Seaside Towns Out of Season Day Fourteen: The End of the Road (Trip)

Well, that’s it. Against all odds, I took myself out of my comfort zone, faced my fears and I did it.

It’s been quite a fortnight

Fourteen days, fourteen nights……..
Five Airbnbs, one Travelodge, four family homes
Fifty cups of coffee
Half a dozen sandwiches
Four Cuppa Soups
One cooked breakfast
Three fish and chips
One veggie curry
Thirty postcards distributed
Seventeen postcards received back
Sixteen pledge postcards sent
Five trips down memory lane
Endless hours of chatting
Fourteen blog posts
1500 Miles covered
£150 worth of incidentals
£200 worth of petrol
£180 worth of accommodation
3707 camera images
123 phone images
100 people spoken to
And at least three new friends


A few things I’ve learnt along the way….

Buying a large bag of popcorn and leaving it open on the passenger seat is not a good idea if you have to go round corners – not unless you’re happy to pick popcorn off everything you’ve thrown in the footwell for the past five days

You can’t eat sweetcorn with a biro* (well, you can, but it takes a long time)
Once opened, vacuum packed hard boiled eggs stink the room out *
A family sized pot of yogurt from PoundStretchers is not a bargain if you eat the whole lot in one go. With a plastic knife. Especially if you then feel sick for the next twelve hours **
There is a direct correlation between my mood and the level of the petrol gauge
Your Satnav is your best friend – don’t fall out with it.

And lucky jewellery really does keep you safe.

Travelling back today by a familiar route, has given me one last chance of thinking time. I’ve travelled miles and spent hours mulling things over in my head as the radio and satnav fought it out in the background.  I’ve battled rain, hailstones, wind and blinding sun.

I’ve pondered on subjects from the meaning of life to whether I could make it to the next service station toilets. In the privacy of my car I’ve laughed and I’ve cried; I’ve panicked and stayed calm; I’ve berated myself and built myself up again.

I’ve been spurred on by support from family, friends and strangers who have heard my tale.

Above all, it’s been an experience I’ll never forget, and one that has given me more, much, much more than I ever expected.

Service Station in the Sun

Thanks to every single one of you who made pledges; suggested ideas; encouraged me to start this journey and cheered me on when it was underway.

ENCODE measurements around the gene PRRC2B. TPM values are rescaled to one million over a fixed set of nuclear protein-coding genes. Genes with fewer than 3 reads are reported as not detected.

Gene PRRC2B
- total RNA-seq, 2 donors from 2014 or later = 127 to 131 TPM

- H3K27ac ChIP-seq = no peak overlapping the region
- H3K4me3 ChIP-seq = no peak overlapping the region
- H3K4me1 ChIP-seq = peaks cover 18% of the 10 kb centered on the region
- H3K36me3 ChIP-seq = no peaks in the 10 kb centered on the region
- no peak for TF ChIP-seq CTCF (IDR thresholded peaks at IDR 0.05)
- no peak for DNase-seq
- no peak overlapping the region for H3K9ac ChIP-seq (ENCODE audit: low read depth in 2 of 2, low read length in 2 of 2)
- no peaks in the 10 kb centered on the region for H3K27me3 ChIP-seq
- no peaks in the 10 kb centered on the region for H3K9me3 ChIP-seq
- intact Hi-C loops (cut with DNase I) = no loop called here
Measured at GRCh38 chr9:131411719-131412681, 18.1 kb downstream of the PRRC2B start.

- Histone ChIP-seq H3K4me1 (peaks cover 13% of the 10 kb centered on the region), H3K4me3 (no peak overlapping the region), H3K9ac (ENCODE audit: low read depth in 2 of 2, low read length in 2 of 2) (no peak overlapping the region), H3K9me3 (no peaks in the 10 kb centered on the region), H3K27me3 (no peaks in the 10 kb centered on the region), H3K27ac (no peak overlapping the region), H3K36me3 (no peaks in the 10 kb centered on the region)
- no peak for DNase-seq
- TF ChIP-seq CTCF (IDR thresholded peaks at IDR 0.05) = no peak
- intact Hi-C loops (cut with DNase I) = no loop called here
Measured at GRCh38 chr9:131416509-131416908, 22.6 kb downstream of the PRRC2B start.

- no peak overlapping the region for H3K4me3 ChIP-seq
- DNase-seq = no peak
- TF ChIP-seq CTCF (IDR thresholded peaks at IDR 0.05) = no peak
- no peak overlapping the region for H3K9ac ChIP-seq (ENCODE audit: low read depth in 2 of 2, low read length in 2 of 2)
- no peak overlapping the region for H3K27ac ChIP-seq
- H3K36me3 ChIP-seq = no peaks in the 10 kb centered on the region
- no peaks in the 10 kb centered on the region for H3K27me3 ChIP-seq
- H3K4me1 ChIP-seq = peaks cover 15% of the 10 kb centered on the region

I couldn’t have done it without you.


*discovered at Yarmouth Airbnb

**discovered at Scarborough Airbnb

Seaside Towns Out of Season Day Fourteen: The End of the Road (Trip)

Seaside Towns Out of Season Day Thirteen: Family, Babies and the Human Satnav

After the excitement of the last couple of weeks today was a rest and relaxation day at Mareseybabes and Spamhead’s 5* Hotel (AKA mum and dad’s house/my childhood home.)

It’s always lovely to spend time at this ‘hotel’. It’s nearly fifty years since I last lived here but the sound of the birds singing in the garden still reminds me of the day we first moved in. The excitement of coming home from school to a different house and a bedroom with a window in TWO adjacent walls is a memory I hope I never lose. Even then, as a little eleven year old I loved solitary pursuits such as reading, drawing and writing. To be ensconced in my room, sat on the yellow candlewick bedspread with the radio playing and a plentiful supply of books, paper and pens was heaven. If I had chocolate my life was complete.

I still have the diaries that were secretly written (one with a tiny lock and key, totally superfluous when I read what I wrote) and the drawings and scribbled notes – poems, stories, plays that made up my life. Somewhere I have the reel to reel tapes of the interviews I did with my best friend (still my best friend today despite half a century of lives that went off in totally different directions) where we giggled and spluttered our way through chats on boys and pop groups, make up and fashion. I don’t suppose there would be any way of playing them now but it would be good to try.

Back to reality, and an invite from my brother and his wife to come and see the twin grandbabies they were looking after for the day.

I offered to drive but soon realised that Sally Satnav was a dream car companion compared to my mum. Before we had gone five yards I was being redirected, and if I thought Sally Satnav veered towards panic, she had nothing on Mary, who spent the whole journey warning me about red lights and approaching cars, with a foot pressing down on an imaginary brake at regular intervals. How I managed that thousand mile road trip without my eighty eight year old mum by my side for driving advice I shall never know.